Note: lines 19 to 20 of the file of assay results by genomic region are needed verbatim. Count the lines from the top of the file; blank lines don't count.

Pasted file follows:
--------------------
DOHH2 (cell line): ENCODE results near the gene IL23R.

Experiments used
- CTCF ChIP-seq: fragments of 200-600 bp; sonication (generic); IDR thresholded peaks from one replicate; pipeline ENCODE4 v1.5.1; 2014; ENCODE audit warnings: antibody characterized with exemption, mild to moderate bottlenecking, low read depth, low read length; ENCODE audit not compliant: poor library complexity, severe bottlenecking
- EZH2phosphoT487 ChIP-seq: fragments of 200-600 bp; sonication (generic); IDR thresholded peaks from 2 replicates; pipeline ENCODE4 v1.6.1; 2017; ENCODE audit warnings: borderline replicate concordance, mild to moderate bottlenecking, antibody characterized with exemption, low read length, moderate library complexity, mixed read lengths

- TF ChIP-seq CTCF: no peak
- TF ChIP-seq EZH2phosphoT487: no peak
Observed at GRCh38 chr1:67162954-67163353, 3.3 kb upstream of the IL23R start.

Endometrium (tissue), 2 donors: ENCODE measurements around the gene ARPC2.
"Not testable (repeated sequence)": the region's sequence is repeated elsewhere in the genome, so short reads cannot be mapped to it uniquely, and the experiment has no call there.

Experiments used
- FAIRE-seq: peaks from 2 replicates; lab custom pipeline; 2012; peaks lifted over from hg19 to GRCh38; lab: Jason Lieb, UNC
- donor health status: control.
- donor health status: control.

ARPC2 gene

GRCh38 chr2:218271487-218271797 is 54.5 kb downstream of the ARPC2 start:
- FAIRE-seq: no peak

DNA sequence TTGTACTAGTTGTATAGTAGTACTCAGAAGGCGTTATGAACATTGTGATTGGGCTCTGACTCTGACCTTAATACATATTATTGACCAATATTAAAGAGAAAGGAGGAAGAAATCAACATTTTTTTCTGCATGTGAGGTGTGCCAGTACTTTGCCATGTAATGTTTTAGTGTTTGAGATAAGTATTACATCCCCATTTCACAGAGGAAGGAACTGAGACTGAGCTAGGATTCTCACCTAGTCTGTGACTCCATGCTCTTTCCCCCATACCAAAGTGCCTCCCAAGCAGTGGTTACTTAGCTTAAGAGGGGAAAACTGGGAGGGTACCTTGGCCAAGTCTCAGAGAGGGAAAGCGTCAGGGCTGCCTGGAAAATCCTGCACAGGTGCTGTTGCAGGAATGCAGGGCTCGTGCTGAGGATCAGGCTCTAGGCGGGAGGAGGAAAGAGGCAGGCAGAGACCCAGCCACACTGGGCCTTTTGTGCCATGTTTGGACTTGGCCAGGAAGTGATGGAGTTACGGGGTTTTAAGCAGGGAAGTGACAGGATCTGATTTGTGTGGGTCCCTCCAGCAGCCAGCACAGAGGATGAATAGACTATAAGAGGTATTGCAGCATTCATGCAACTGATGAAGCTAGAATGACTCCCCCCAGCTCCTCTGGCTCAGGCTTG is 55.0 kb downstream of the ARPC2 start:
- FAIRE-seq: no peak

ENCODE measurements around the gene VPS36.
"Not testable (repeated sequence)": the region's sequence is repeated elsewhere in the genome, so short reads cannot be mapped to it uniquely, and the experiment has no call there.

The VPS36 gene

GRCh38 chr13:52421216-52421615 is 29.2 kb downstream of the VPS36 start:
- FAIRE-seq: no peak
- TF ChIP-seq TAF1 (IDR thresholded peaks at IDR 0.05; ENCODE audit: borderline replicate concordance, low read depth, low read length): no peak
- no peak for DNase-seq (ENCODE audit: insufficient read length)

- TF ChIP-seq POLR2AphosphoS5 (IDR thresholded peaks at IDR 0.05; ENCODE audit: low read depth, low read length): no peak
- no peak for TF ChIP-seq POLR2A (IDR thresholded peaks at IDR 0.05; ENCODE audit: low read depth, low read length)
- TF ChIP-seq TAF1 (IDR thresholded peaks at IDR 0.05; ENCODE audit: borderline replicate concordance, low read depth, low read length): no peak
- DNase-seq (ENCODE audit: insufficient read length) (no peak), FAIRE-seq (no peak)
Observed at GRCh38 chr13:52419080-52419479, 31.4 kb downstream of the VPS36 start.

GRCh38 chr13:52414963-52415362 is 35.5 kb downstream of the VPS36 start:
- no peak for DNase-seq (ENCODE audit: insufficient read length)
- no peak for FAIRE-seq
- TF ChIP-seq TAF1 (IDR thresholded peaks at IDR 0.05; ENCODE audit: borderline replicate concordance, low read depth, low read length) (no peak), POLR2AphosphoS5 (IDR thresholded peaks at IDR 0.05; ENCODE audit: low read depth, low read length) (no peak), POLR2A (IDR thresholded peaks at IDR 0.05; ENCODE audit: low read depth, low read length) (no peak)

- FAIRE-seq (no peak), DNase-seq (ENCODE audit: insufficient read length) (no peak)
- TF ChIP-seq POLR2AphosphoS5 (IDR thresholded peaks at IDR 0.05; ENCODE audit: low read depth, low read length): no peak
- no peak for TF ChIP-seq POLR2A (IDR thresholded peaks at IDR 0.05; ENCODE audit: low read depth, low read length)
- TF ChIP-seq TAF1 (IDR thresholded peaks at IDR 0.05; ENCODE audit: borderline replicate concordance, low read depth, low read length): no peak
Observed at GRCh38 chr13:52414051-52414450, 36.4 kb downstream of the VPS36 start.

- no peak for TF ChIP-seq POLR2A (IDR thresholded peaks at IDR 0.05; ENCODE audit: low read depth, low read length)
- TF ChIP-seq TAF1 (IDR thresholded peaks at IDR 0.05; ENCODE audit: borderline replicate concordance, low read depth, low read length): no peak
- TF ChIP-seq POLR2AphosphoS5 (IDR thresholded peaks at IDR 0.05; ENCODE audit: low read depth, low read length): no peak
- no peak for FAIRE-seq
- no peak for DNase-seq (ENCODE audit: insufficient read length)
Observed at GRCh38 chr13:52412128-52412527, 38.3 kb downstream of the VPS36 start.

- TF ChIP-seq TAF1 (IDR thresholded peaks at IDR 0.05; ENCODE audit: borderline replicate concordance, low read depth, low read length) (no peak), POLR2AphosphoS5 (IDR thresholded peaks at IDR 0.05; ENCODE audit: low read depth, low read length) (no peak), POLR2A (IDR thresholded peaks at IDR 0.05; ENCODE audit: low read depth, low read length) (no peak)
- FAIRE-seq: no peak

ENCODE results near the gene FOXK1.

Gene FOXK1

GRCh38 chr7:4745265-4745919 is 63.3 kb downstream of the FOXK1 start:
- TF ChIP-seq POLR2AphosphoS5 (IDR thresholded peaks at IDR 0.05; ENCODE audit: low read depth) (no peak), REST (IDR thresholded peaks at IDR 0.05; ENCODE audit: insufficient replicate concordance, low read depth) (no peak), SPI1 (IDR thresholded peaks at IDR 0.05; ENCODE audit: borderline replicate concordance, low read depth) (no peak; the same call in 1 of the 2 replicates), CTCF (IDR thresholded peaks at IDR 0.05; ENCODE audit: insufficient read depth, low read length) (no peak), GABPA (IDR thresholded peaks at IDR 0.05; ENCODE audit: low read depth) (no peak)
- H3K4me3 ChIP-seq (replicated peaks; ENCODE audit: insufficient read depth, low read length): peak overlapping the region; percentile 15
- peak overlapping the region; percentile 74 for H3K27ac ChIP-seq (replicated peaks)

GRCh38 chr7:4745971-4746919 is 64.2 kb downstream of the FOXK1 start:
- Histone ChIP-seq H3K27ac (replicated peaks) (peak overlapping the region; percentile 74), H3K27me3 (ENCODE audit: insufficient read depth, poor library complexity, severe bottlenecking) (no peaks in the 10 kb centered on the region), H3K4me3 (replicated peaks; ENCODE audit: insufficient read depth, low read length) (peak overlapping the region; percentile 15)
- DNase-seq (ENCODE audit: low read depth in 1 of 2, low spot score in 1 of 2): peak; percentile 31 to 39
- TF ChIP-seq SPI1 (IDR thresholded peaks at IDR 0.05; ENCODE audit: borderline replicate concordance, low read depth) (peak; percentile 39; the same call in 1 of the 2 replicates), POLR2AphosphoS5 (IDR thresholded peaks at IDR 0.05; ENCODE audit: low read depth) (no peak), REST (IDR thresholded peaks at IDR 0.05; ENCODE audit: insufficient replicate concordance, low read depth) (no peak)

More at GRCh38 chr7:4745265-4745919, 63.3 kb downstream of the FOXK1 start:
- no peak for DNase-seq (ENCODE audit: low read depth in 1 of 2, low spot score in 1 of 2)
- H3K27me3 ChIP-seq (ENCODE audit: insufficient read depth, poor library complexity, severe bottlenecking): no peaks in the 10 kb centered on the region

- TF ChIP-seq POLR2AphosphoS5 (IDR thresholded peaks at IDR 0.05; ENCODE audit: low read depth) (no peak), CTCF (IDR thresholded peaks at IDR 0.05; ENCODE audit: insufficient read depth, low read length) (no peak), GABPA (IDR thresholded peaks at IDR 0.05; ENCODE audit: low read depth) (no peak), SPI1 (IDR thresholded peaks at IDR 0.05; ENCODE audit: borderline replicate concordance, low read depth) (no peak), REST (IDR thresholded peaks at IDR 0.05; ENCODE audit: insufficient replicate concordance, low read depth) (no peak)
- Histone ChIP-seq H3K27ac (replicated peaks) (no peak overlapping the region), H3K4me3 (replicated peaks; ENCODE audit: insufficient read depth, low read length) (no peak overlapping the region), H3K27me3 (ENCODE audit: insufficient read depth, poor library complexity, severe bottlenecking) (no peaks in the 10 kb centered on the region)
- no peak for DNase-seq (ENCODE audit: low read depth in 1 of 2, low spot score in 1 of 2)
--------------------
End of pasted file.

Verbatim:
ENCODE measurements around the gene VPS36.
"Not testable (repeated sequence)": the region's sequence is repeated elsewhere in the genome, so short reads cannot be mapped to it uniquely, and the experiment has no call there.